load into memory and then reside there, waiting for user input events or
probing server in regular intervals for new data to process/display.

Berislav
Jul 17 '05 #6

P: n/a

"Chung Leong" <ch***********@hotmail.com> wrote in message
news:Q_********************@comcast.com...
"Academic Q" <cs*****@yahoo.com> wrote in message
news:35**************************@posting.google.c om...
It may be a bad question, but..
What is the difference between Object Oriented Language and Object
Orinted Srcipting? The code is simplier in scripting than the code in
other programming language? or..

Thanks,
Ching


The term "scripting" commonly refers to programming in a language that is
interpreted directly from the source. PHP, Perl, and Javascript would fit
the description, whereas C# and Java do not, because code written in them
goes through an intermediate compilation stage.


Note that Java is not compiled into executable code. It is compiled into
intermediate code which is then converted into machine-specific instructions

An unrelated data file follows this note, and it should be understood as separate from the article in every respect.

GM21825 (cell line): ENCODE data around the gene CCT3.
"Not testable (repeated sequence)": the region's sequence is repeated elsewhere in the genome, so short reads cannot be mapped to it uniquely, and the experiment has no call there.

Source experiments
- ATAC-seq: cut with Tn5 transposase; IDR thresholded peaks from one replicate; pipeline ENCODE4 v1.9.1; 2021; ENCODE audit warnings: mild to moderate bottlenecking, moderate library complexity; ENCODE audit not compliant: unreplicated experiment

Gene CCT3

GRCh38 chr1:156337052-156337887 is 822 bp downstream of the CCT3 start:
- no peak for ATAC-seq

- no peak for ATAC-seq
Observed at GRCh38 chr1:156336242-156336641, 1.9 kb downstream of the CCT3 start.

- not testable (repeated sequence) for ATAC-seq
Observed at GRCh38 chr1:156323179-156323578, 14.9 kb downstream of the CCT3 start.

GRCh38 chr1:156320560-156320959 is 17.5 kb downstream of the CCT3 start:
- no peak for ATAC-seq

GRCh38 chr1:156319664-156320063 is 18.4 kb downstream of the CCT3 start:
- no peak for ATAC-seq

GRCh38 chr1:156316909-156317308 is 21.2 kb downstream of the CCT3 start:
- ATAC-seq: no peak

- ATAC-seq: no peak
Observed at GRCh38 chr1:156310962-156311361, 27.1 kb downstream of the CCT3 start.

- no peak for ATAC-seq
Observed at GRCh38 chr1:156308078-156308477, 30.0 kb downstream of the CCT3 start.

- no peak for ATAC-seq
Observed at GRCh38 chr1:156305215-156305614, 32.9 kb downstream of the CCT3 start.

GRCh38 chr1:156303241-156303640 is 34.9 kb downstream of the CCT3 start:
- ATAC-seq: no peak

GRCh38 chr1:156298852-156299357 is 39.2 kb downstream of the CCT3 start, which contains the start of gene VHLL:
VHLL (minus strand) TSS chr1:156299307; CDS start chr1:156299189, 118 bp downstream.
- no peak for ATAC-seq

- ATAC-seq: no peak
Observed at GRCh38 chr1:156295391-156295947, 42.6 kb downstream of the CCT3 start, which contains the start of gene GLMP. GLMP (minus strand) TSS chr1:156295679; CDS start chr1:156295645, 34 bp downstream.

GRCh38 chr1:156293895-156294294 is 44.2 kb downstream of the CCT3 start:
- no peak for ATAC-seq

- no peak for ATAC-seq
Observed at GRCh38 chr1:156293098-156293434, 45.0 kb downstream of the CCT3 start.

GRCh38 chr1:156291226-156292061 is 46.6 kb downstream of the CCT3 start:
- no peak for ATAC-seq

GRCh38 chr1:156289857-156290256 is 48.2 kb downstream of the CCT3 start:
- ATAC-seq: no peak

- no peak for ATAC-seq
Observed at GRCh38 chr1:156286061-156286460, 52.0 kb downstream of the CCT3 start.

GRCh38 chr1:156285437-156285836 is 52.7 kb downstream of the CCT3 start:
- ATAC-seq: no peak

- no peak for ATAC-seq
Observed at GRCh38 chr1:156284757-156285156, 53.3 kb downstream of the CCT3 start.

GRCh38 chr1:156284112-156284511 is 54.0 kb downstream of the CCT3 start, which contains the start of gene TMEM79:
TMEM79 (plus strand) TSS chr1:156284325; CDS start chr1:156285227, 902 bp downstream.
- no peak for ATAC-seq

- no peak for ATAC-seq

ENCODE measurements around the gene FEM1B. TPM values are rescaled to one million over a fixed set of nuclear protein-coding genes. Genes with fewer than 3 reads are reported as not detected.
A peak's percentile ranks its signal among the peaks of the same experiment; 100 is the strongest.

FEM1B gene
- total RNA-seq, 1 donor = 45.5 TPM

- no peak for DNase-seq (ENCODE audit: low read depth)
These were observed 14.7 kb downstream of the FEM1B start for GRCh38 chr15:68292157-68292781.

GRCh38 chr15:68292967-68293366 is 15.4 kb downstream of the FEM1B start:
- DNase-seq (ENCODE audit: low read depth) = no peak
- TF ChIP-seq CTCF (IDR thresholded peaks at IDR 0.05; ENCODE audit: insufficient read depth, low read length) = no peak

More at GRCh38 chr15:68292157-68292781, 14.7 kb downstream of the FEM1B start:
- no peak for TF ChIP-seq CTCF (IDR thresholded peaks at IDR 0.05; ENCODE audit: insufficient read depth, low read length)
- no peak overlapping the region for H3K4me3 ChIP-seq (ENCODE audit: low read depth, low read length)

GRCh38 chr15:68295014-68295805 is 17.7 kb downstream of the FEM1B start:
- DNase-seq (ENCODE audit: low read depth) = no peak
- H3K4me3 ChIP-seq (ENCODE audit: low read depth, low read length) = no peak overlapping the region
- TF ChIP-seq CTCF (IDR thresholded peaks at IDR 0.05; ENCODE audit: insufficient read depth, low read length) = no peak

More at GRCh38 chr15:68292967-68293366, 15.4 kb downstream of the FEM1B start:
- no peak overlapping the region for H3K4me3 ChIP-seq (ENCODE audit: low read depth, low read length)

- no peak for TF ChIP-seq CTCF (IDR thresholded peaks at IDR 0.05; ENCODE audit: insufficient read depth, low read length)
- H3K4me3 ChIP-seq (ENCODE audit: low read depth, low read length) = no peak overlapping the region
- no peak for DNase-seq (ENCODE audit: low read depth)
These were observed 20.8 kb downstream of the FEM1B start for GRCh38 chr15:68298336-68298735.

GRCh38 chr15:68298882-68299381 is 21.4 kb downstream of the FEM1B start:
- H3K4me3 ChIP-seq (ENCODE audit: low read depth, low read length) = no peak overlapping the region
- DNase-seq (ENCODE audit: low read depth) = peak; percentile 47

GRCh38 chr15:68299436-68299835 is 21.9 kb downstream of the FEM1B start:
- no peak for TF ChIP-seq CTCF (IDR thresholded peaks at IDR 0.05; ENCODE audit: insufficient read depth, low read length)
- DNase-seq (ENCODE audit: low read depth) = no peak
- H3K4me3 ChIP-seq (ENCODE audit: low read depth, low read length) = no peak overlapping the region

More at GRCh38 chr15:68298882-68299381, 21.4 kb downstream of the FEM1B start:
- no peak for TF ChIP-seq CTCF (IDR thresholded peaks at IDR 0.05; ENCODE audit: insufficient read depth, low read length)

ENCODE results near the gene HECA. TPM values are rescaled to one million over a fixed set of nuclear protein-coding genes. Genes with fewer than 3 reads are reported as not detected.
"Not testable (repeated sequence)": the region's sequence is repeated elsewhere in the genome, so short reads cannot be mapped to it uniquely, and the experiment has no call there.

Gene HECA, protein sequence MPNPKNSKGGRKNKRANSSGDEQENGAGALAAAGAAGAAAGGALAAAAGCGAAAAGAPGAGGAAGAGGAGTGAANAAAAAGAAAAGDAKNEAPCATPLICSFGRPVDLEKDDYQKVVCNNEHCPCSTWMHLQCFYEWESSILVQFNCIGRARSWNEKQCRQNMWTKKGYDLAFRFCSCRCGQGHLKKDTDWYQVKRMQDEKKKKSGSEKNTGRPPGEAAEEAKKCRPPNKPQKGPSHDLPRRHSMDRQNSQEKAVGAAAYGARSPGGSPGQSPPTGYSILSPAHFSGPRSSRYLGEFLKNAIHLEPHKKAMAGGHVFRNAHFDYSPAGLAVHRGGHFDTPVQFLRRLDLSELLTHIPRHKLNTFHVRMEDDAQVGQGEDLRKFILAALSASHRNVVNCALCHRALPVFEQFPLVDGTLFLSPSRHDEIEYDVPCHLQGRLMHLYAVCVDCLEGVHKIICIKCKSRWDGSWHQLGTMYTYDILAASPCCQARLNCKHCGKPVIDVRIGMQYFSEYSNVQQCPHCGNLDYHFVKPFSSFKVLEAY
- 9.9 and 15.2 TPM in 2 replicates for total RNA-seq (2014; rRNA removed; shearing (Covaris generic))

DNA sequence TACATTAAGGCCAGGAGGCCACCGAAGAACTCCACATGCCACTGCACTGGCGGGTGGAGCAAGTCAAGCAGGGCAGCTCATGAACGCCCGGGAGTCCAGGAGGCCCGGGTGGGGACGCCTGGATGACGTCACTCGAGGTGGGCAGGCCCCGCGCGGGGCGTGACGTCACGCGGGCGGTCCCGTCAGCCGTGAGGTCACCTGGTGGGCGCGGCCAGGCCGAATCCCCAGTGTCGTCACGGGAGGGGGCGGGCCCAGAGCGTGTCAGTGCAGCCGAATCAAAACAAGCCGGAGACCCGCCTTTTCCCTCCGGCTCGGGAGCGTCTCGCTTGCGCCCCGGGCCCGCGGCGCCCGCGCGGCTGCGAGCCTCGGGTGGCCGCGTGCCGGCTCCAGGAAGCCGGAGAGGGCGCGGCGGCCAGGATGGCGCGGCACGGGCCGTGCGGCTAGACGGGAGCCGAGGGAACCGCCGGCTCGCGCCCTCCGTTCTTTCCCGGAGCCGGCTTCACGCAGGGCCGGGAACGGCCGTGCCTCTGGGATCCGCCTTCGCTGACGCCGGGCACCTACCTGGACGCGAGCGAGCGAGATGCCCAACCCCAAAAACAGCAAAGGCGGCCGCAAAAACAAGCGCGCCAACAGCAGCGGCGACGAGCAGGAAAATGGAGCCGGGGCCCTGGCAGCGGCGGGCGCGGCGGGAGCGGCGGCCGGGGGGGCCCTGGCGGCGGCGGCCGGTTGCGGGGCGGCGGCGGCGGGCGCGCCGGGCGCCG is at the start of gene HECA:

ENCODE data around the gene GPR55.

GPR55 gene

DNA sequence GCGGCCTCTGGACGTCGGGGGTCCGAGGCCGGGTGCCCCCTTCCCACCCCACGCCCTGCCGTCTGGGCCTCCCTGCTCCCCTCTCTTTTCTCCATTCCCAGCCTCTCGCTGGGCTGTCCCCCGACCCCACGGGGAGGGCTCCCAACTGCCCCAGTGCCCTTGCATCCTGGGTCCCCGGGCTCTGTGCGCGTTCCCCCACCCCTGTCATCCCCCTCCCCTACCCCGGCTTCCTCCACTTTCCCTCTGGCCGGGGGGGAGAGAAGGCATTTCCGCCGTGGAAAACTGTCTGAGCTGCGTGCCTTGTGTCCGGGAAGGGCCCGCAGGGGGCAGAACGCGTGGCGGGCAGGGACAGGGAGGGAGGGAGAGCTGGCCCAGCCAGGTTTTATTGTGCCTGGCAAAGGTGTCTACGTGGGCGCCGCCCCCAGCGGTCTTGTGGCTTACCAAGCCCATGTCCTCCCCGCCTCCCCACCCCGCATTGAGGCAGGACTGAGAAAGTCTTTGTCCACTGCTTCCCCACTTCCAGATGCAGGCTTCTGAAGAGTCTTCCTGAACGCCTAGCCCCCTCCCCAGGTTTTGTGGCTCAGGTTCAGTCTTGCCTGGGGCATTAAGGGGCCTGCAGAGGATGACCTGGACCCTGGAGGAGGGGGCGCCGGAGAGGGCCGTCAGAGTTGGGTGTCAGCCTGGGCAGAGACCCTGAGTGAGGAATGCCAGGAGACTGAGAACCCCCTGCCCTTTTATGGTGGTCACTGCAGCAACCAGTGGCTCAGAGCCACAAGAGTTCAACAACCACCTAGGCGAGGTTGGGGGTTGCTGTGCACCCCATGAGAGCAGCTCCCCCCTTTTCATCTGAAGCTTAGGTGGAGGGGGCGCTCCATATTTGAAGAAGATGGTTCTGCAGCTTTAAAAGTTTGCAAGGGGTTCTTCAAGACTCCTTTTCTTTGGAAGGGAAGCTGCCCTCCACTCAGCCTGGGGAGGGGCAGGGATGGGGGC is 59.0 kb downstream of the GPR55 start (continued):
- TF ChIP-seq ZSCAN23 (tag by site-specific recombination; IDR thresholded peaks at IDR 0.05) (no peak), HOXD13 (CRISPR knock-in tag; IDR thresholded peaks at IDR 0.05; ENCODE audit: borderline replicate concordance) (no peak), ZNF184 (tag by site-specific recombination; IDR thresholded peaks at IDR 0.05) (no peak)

by the current JVM.

--
Tony Marston

http://www.tonymarston.net

Jul 17 '05 #7

P: n/a
Tony Marston <to**@nospam.demon.co.uk> wrote:
The term "scripting" commonly refers to programming in a language that is
interpreted directly from the source. PHP, Perl,
Are you sure? What does the Zend engine do? And I found this:
http://www.perl.com/doc/manual/html/lib/B/Bytecode.html
and Javascript would fit the description,
MS ships a javascript compiler.
whereas C# and Java do not, because code written in them goes through
an intermediate compilation stage.


Note that Java is not compiled into executable code. It is compiled
into intermediate code which is then converted into machine-specific
instructions by the current JVM.


You are confusing Java the Language with a JVM implementation. gcj will
happily compile java directly into native code.

All these definitions of script vs. language are totally silly, there
are too many exceptions out there.

Jul 17 '05 #8

P: n/a
Daniel Tryba wrote:
Tony Marston <to**@nospam.demon.co.uk> wrote:
The term "scripting" commonly refers to programming in a language
that is interpreted directly from the source. PHP, Perl,
Are you sure? What does the Zend engine do? And I found this:
http://www.perl.com/doc/manual/html/lib/B/Bytecode.html